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Dictionary of the History of Ideas

Studies of Selected Pivotal Ideas

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Nature, as norm, is the idea that “nature” and “natu-
ral” in one or more of their many senses set the stand-
ard for the good life, both of the individual and of
society. The words themselves have at least sixty-six
senses, distinguished by A. O. Lovejoy, and each of
them has been the basis for praise and dispraise. But
the multivalence of the word “nature” comes out very
clearly when we think of some of those ideas to which
it is antithetical: the supernatural, art, custom, the
post-primitive as contrasted with the primitive. The
natural is held by some to be better than the artificial,
the customary, the contemporary. Of these four terms,
only the supernatural is usually considered to be better
than the natural.

When the natural is opposed to the supernatural,
the latter in ancient and medieval times was believed
to be inherently better than the former. Along with
the notion of gods and angels, went the connotation
of spirituality, immortality, ideality, immutability, all


of which in the minds of many authors implied moral
and aesthetic superiority. The Greeks, for instance,
used the words, “the Immortals,” as a synonym for the
gods and each of the Olympian gods, though not the
demigods, nymphs, and local divinities, was charac-
terized by some outstanding quality—wisdom, military
bravery, artistry, beauty—which was his or her “na-
ture,” in the sense of fundamental quality. When the
pagan gods became Christian demons, clearly admira-
tion for them turned to horror and there was no longer
any possibility of equating the supernatural exclusively
with the good.

The natural meanwhile was the material, in the sense
of the tangible, the perceptible, the “real” in the pop-
ular sense of that term. It was probably Plato more
than any other individual who removed the real from
the material world to the world of ideals, by pointing
out that the ideals (universals, Forms) were immutable,
eternal, or timeless, whereas the so-called real things
(particulars) were constantly changing and obviously
temporal. Just why value was associated with the
timeless and immutable has never been explained, if
indeed any explanation of it is possible. The association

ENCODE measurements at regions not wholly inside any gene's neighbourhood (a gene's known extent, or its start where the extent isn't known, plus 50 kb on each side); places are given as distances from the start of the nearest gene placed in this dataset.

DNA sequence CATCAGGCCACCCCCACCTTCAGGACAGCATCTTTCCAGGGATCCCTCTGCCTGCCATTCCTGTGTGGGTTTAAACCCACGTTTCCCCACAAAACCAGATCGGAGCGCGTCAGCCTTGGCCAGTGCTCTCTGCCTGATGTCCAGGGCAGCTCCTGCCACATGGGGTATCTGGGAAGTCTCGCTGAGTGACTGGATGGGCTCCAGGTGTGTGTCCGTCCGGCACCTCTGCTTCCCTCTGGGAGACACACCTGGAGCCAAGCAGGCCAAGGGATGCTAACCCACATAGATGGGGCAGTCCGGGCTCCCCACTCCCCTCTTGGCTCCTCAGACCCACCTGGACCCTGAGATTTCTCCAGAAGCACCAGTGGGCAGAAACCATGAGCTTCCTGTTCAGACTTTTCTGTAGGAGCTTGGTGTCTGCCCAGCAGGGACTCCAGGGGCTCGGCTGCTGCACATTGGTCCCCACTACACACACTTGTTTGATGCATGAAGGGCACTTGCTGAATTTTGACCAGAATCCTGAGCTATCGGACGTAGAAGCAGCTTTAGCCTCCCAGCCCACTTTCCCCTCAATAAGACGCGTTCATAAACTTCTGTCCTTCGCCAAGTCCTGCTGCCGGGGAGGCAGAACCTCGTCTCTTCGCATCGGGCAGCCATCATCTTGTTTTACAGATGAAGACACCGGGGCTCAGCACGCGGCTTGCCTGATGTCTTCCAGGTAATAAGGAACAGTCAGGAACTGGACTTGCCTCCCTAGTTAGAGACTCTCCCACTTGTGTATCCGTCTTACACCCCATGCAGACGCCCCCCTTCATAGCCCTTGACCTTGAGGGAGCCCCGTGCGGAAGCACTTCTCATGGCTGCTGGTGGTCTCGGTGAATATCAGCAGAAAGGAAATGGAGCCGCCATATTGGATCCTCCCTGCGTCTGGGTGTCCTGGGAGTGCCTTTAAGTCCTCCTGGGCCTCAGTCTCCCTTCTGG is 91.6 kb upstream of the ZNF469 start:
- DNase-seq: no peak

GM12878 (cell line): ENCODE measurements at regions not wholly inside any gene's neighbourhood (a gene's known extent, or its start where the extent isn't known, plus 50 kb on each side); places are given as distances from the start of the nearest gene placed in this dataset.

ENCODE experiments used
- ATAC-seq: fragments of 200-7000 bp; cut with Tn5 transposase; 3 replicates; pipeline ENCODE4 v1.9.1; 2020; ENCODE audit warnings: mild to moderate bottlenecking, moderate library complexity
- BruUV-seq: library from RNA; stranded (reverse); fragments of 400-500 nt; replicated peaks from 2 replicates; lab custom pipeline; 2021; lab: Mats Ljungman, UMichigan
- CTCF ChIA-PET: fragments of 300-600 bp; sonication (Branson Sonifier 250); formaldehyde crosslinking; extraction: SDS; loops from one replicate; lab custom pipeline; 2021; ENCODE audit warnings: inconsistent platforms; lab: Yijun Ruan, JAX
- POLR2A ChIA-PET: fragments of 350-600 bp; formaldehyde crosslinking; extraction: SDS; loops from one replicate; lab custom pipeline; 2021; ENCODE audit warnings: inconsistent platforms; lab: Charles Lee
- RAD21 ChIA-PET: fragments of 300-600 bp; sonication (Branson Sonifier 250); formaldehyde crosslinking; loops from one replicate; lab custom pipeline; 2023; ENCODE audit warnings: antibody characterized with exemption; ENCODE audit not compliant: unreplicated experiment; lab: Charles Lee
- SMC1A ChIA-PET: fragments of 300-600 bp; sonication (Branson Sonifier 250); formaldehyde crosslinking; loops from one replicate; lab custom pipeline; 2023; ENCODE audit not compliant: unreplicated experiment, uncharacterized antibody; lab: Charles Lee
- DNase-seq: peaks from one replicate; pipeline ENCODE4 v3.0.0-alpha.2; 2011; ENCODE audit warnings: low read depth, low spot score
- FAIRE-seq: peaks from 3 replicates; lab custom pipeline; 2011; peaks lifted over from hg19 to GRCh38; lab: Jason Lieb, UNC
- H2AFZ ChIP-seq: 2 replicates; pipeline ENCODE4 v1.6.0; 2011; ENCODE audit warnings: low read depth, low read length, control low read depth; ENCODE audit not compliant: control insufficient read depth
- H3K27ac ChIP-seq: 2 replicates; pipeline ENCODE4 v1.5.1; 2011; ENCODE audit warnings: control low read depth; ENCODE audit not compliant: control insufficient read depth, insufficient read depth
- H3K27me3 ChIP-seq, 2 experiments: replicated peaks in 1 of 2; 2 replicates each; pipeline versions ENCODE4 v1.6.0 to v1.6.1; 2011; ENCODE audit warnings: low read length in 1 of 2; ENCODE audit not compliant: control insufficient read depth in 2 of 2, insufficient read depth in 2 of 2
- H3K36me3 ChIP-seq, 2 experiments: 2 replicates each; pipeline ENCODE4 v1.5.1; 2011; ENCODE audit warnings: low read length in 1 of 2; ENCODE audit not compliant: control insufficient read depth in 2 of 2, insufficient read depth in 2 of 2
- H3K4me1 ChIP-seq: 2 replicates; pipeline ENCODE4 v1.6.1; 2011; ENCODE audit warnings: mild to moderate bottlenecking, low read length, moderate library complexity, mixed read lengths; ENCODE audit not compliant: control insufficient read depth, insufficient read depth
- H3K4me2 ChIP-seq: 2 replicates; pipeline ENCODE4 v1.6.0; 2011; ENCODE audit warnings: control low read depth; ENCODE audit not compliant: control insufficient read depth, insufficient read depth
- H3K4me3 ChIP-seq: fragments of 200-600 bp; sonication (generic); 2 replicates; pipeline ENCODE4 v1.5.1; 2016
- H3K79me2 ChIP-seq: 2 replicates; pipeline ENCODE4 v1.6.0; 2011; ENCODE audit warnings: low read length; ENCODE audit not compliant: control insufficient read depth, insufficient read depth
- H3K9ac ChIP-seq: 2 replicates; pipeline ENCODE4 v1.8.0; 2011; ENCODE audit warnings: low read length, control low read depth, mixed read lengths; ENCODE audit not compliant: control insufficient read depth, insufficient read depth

seems to be spontaneous and it is probable that value
and duration form a couple which seems to many men
to require no explanation. For in the dominant tradi-
tion of European philosophy change is to be lamented
and the Sage will reject the mutable in his search for
the permanent. His search, like Faust's, will end when
he can say, Verweile doch du bist so schön!

Meanwhile it had become clear to such Greek phi-
losophers as Heraclitus, Empedocles, and perhaps the
Pythagoreans, that though nature as the perceptual
world did indeed change, it changed in accordance
with fixed, universal, and rational laws. This made itself
felt even outside the circle of science, where both the
Greeks and the Romans relied on omens as a basis for
decisions both military and civil. The augur must have
believed that certain signs in, for instance, the liver
of an animal that had just been sacrificed, were infalli-
ble portents of the future. The fixity of natural law
was transferred to the supernatural and just as the law
which explained the transformations of fire in Heracli-
tus was immutable, so was that binding the omen to
its reference. But the idea of the pervasiveness of
immutable law was also seen in some Greek tragedies
where a decision of the protagonist leads to an inevita-
ble consequence.

This too, like everything else, was modified by
Christianity. The best evidence of the supernatural,
according to some exegetes, was the violation of fixed
law. Not only did Jesus raise the dead, but so did some
of the Apostles and later the saints. Whereas the pagans
had identified the immutable with the divine, the
Christians maintained that one proof of divinity was
the ability to break the immutability of the laws of
nature and to accomplish the impossible, the adynaton.
God Himself was immutable but at the same time He
was omnipotent. In fact the fixed laws of nature, ac-
cording to Newton in the General Scholium of the
Principia, were an edict promulgated by God. Yet He
was able and apparently willing to break the immuta-
ble laws which He had issued. Consequently Christian
writers now emphasized the regularity of the super-
natural decrees and at other times their intermittence.

From the cosmic point of view the nature in which